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Reading behind bars.—Noel ‘Razor’ Smith and Pete White.
Two men, who both experienced the prison system in two different ways, both found the importance of literature whilst behind bars. This talk was purely for the two men to tell us why they read, why they write, and what it was like for them ‘reading behind bars.’ The knowledge I have of the prison system lies with what the public eye is told and this was a real eye-opener for me, to get a real feel of how deprived those in prison can be of simple things such as reading. Deprivation of liberty is the punishment—they should no longer have aspects taken away from them such as the right to read and learn.
When Noel first went behind bars, at the young age of 15 in the 1970s, he could not read nor write. He was brought up with Irish traveling parents and never settled in education. He taught himself the basics of reading when in solitary confinement, with the help of a priest who would intervene when he was struggling with longer words. When Pete arrived in prison, he was a lot older than Noel so he was already well educated in reading and writing but they both still found literature as equally important, not just for themselves but to help others. When inside, Pete helped in the library, as one of the guards suggested it to him based on the fact he could read and write. Once Noel taught himself to read and write, he then helped other prisoners write letters to their loved ones, and read the letters they got in reply.
The stories told by these two men were so interesting I could have sat there all day, never mind the one hour slot given for the talk. With the humor from Pete and the passion from Noel, it really made me want to be able to go into prisons and help those who do not have any education, but it also wanted me to grab all the books from my bookshelf and send them to those behind bars—no one should be deprived of the joys of reading. The fact that there are some prisons that do not allow book donations (there was previously a ban from donated books in prison which some prisons have not lifted) led to books being smuggled into the prison. Noel spoke about the limitations to books whilst in your cell, if you did not have a book there to read you were alone with nothing else to do—although more recently in prisons, you may have access to a television which Noel would not have had. So, although some prisons have a wide range of reading—as stated by Pete, the prison he was in had a gardening section— you could only access the books if escorted by a guard, and roles within the prison have been reduced as staff have been cut which contributes to the limited access of the library.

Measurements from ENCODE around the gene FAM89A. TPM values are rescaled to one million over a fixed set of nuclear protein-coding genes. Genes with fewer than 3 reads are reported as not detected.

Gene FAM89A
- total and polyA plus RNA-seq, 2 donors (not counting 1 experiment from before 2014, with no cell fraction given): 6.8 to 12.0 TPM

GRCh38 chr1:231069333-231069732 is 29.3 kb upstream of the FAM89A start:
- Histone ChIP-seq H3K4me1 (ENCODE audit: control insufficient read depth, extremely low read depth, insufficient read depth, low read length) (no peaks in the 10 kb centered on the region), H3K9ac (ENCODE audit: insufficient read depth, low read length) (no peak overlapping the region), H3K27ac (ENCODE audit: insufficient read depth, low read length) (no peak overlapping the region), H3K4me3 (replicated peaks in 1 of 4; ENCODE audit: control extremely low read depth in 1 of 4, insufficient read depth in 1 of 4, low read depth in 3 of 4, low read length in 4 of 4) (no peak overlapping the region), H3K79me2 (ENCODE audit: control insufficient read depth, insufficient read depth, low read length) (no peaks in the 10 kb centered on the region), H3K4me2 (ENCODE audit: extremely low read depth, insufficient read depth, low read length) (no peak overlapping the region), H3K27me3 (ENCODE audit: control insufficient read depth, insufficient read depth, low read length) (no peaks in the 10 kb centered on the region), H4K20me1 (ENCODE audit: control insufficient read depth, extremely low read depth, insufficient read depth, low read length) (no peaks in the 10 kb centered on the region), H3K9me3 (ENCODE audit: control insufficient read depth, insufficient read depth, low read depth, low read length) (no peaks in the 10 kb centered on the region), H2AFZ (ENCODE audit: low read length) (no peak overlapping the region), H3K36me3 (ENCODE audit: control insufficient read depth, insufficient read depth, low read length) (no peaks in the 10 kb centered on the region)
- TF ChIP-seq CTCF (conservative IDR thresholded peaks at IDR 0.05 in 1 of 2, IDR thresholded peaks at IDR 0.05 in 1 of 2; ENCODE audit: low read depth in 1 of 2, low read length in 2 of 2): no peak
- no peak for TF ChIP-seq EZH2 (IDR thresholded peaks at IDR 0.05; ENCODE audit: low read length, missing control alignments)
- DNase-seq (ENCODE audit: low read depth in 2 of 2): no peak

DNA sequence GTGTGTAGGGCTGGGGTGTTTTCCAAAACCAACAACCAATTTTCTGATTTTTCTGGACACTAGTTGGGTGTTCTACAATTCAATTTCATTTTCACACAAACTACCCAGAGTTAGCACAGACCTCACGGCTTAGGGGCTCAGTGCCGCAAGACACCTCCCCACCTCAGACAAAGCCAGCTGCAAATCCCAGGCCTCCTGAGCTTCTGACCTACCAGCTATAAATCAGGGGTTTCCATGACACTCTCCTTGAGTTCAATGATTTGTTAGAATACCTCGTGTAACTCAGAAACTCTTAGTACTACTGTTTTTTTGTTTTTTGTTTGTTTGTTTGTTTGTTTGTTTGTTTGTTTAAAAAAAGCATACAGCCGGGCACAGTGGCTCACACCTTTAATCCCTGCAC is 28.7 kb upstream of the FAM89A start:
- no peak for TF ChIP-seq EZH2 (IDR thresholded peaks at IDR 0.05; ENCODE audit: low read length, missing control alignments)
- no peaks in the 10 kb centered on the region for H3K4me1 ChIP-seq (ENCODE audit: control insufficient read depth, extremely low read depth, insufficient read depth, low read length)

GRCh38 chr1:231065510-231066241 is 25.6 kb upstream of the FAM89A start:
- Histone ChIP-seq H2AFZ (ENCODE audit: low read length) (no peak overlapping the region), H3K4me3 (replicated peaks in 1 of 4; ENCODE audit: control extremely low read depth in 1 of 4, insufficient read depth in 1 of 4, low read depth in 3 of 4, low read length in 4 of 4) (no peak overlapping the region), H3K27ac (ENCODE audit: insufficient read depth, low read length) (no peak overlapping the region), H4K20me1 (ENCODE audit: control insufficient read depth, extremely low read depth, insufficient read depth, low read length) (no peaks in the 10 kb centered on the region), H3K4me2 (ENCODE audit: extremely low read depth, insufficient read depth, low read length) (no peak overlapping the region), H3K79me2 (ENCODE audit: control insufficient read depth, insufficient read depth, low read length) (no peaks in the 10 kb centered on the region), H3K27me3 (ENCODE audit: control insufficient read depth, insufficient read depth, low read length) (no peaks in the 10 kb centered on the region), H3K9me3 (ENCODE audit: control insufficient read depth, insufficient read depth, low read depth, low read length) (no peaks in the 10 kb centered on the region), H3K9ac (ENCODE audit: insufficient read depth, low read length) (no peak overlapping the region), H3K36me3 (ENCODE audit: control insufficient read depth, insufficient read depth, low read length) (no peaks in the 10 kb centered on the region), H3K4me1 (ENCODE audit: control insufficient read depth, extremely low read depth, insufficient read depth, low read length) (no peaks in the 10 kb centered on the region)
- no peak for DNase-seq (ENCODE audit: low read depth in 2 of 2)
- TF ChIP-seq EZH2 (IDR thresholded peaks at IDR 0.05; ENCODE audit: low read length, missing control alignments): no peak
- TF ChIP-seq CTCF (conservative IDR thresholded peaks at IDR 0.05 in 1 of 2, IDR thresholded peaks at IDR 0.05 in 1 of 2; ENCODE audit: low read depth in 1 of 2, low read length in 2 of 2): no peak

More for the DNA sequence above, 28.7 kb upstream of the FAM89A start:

Noel has now written six books including The Criminal Alphabet (which I purchased from the literature festival hub after the talk and I am so far thoroughly enjoying) and Pete is Chief Executive of Positive Prison? Positive Futures, a Scottish charity representing people with lived experience of punishment, working to reduce the harm caused by offending and re-offending in Scotland.
I hope this talk can take place again as it was interesting even for me who has never had experience with a prison and to others in the room who had. I believe that not only did this talk educate me about the subject and open my eyes to something I hadn't really considered before, it could also help the younger generation who have considered criminally offending or have been behind bars and may not have had great education, such as Noel did. I hope those that read Noel's books, and to those helped by Pete's charity, cannot only steer away from a criminal life but for those who struggle to leave that lifestyle, be able to learn to read, write, and be educated.